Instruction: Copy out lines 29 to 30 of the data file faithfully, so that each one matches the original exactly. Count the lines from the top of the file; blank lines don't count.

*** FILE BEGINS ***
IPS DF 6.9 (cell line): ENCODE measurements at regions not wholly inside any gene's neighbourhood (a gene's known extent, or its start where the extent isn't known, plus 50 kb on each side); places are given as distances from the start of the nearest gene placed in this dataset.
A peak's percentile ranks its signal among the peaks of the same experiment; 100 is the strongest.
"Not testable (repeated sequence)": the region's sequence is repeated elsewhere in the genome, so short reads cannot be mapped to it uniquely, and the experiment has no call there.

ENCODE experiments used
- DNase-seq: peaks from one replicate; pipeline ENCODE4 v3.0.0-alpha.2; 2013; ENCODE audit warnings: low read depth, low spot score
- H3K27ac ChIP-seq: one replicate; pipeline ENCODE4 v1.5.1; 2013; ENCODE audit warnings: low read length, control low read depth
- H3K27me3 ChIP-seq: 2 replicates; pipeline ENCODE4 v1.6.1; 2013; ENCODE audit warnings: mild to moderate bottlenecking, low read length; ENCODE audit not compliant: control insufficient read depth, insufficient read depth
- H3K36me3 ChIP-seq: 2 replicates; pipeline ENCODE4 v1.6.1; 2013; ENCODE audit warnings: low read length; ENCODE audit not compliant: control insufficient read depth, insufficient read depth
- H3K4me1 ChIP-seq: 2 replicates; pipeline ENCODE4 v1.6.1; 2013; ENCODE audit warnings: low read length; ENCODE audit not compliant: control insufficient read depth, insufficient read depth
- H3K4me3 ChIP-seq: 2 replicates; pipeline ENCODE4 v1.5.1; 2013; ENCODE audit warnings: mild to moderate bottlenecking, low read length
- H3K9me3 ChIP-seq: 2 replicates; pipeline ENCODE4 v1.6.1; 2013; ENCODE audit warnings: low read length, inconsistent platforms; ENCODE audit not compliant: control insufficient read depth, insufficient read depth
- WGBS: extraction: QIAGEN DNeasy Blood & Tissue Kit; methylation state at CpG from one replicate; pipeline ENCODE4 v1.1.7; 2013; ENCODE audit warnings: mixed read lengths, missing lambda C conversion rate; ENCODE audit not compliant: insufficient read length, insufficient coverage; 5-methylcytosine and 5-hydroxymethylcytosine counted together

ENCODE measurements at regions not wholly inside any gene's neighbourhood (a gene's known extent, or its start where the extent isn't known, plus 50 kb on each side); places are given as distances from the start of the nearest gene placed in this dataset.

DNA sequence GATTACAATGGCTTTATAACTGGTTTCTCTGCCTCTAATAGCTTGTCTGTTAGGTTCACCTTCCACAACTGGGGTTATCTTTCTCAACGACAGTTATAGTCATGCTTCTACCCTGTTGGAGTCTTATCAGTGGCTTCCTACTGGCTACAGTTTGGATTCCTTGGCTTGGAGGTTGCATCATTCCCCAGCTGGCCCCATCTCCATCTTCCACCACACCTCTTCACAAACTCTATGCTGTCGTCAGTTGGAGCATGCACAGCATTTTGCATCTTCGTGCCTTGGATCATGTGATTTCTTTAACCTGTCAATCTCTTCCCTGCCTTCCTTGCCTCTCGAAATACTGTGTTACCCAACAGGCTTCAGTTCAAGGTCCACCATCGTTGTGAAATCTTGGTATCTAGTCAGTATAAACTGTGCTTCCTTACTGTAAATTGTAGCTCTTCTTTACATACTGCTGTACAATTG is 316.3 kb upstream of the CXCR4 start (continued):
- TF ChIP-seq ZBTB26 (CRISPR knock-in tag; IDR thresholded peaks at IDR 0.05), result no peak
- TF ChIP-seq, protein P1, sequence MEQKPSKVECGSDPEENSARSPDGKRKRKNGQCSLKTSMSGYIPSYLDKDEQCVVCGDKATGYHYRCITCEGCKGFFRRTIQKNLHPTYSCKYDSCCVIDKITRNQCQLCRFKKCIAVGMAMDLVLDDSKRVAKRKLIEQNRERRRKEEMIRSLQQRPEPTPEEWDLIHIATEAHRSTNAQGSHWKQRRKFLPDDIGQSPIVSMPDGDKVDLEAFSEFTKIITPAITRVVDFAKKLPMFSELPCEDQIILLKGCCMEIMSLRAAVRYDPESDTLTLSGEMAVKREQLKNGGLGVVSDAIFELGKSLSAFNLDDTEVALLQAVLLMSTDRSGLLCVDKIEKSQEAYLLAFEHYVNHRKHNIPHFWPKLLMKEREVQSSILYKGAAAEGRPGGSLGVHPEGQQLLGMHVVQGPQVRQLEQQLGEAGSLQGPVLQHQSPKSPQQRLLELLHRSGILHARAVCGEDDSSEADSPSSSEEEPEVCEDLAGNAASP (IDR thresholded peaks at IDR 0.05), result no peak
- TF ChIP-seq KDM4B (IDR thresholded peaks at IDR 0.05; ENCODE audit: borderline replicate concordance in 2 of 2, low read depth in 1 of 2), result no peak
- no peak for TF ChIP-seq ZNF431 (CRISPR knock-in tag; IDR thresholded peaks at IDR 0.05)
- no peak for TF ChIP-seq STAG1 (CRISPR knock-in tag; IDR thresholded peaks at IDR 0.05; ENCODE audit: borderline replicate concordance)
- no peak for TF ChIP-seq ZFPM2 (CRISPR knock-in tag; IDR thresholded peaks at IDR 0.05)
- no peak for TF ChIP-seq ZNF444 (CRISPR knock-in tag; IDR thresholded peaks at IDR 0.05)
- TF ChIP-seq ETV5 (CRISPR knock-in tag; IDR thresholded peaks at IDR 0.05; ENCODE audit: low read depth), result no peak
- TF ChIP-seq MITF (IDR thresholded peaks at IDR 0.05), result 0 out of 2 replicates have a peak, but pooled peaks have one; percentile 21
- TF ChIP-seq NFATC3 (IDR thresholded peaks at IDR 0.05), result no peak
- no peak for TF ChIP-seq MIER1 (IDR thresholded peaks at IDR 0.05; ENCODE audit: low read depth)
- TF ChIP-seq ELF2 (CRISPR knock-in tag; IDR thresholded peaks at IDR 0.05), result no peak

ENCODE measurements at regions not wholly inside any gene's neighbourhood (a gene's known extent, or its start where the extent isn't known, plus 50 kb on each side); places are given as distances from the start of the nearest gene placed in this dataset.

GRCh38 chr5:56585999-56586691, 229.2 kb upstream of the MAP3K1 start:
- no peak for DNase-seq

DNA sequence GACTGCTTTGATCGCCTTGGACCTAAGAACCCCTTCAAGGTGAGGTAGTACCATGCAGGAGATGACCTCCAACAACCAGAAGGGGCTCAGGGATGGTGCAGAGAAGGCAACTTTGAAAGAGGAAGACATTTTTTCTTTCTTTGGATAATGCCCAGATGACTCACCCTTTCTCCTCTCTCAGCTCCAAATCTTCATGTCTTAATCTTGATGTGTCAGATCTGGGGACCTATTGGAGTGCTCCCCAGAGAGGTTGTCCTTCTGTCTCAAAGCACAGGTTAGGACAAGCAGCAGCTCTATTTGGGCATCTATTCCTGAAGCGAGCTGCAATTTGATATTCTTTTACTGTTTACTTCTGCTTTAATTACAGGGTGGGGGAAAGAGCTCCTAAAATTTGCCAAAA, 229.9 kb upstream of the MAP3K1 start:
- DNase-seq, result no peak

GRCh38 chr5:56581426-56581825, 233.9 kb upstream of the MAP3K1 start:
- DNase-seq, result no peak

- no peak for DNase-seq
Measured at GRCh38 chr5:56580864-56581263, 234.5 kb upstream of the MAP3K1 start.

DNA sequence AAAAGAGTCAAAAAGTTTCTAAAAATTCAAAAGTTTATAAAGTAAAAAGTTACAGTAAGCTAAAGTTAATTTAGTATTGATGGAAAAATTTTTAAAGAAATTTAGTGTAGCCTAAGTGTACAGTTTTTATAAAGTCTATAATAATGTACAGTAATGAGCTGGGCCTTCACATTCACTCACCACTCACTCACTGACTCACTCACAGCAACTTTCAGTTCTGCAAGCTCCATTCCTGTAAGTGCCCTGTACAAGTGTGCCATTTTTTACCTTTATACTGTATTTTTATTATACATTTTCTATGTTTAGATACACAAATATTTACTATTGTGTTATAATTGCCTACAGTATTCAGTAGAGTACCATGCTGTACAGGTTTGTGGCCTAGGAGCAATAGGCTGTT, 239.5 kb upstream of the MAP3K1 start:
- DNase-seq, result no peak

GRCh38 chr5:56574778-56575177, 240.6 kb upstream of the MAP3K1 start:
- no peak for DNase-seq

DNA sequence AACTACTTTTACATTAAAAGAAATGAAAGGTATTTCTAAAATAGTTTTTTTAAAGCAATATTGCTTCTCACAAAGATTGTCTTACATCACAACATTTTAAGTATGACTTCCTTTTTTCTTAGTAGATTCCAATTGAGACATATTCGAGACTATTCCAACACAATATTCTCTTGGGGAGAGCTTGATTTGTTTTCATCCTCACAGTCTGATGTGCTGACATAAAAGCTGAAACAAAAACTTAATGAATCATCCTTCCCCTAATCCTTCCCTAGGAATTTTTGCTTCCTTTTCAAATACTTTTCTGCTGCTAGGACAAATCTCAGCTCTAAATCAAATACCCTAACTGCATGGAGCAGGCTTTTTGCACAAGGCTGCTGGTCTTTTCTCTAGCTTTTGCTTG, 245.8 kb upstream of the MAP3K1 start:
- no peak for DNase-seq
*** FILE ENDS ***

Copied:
- no peak for DNase-seq

DNA sequence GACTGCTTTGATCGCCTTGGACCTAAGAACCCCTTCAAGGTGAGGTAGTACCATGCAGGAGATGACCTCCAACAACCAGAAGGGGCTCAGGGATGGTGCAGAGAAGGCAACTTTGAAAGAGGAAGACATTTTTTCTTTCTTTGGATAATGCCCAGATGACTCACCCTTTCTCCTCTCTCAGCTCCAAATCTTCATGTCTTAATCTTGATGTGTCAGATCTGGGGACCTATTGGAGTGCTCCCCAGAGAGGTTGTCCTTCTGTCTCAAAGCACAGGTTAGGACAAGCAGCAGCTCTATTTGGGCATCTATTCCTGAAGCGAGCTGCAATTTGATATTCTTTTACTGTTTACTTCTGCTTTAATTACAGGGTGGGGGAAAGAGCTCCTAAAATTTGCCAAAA, 229.9 kb upstream of the MAP3K1 start: